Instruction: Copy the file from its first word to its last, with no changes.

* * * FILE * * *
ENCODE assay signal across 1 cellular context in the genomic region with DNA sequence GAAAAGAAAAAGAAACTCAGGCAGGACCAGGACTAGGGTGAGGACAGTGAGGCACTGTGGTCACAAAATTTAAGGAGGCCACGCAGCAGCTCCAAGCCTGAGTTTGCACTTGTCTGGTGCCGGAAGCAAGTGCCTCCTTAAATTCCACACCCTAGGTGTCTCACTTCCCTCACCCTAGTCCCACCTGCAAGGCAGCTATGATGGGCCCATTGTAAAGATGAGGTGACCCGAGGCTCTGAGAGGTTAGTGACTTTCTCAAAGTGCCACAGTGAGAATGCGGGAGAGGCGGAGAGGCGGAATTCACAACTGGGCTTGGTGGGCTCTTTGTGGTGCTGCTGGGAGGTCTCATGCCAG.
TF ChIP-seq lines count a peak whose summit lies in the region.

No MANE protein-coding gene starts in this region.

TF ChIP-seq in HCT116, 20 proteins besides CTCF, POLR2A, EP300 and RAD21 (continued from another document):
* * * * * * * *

ENCODE assay signal across 1 cellular context in the genomic region with DNA sequence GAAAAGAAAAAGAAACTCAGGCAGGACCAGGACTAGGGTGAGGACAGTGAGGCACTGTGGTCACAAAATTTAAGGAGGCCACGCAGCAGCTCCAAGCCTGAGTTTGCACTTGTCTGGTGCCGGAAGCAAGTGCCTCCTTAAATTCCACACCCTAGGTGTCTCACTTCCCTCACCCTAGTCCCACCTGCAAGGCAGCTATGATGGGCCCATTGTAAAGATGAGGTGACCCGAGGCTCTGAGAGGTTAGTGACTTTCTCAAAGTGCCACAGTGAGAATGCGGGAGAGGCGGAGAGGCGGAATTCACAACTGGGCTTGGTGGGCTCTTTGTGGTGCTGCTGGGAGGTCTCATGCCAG.
TF ChIP-seq lines count a peak whose summit lies in the region.

No MANE protein-coding gene starts in this region.

TF ChIP-seq in HCT116, 20 proteins besides CTCF, POLR2A, EP300 and RAD21 (continued from another document):